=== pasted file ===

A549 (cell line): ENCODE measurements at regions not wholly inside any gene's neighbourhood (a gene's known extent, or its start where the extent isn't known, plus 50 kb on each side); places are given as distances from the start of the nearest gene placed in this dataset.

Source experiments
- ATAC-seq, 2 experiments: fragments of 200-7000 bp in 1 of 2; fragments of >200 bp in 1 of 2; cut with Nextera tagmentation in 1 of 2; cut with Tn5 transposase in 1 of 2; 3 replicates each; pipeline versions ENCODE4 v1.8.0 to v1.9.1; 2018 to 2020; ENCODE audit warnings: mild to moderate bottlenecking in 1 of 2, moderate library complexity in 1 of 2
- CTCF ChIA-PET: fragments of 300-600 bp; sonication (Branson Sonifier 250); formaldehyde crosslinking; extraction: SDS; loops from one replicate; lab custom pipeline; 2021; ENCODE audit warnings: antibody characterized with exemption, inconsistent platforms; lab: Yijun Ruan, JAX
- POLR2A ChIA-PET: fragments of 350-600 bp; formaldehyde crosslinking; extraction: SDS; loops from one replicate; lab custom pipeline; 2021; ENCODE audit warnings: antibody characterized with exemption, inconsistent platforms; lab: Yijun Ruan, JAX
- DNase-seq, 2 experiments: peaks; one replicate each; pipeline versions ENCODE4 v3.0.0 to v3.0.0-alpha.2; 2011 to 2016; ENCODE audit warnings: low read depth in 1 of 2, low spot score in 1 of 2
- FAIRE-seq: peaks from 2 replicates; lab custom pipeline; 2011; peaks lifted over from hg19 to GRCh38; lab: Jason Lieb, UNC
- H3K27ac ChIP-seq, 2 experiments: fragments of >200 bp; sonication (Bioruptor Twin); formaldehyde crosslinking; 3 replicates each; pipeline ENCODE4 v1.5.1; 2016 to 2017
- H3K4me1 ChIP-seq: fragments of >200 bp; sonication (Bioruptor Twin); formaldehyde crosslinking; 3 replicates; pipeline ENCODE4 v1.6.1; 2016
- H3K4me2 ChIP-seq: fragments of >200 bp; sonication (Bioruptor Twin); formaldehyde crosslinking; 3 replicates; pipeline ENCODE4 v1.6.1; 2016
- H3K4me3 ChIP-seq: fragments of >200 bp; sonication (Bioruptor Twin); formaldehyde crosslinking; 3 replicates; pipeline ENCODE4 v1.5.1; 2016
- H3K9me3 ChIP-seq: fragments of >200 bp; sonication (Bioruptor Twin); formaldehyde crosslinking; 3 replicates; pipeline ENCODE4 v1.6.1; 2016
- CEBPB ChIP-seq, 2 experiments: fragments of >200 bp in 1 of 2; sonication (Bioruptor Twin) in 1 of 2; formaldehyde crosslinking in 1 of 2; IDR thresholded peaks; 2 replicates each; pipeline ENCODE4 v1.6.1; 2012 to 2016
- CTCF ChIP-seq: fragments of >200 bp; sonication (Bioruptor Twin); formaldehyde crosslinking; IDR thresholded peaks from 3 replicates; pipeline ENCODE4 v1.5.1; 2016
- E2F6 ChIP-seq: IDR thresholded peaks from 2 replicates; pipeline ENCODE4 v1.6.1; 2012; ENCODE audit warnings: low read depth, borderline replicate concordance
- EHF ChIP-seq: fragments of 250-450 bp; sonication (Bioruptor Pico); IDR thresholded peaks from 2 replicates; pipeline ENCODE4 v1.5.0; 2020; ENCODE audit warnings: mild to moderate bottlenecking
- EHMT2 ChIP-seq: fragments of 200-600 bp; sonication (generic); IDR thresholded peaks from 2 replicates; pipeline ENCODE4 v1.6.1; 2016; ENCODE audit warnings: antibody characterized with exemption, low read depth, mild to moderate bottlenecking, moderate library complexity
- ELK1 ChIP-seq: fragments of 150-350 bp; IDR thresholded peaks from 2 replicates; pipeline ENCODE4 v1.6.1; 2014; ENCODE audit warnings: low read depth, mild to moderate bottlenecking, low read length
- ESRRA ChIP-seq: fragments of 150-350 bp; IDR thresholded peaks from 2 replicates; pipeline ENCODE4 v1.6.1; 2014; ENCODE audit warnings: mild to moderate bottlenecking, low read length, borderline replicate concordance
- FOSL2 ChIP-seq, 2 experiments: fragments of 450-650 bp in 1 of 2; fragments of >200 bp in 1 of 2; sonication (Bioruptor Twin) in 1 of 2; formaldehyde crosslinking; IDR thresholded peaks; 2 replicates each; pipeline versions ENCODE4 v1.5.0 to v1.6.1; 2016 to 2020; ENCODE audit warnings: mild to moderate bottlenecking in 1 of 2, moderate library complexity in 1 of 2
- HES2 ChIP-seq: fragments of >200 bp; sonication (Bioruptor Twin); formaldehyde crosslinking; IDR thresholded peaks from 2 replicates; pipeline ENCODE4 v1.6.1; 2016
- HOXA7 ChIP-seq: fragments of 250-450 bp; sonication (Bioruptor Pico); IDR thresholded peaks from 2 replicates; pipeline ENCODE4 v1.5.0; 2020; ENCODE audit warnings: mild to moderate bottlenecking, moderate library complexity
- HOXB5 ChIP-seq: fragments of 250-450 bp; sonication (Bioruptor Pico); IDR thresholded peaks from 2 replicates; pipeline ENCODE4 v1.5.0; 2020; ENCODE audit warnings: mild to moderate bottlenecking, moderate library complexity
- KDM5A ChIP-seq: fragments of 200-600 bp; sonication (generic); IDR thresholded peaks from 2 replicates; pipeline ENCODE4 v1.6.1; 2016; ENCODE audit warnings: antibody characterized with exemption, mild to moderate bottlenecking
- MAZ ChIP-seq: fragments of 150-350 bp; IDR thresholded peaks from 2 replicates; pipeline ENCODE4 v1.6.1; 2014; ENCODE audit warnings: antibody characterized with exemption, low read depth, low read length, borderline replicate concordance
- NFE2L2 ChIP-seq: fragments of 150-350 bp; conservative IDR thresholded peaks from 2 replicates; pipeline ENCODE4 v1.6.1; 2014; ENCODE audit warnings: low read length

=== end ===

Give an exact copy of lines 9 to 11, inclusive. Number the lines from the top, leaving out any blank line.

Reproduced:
- H3K4me1 ChIP-seq: fragments of >200 bp; sonication (Bioruptor Twin); formaldehyde crosslinking; 3 replicates; pipeline ENCODE4 v1.6.1; 2016
- H3K4me2 ChIP-seq: fragments of >200 bp; sonication (Bioruptor Twin); formaldehyde crosslinking; 3 replicates; pipeline ENCODE4 v1.6.1; 2016
- H3K4me3 ChIP-seq: fragments of >200 bp; sonication (Bioruptor Twin); formaldehyde crosslinking; 3 replicates; pipeline ENCODE4 v1.5.1; 2016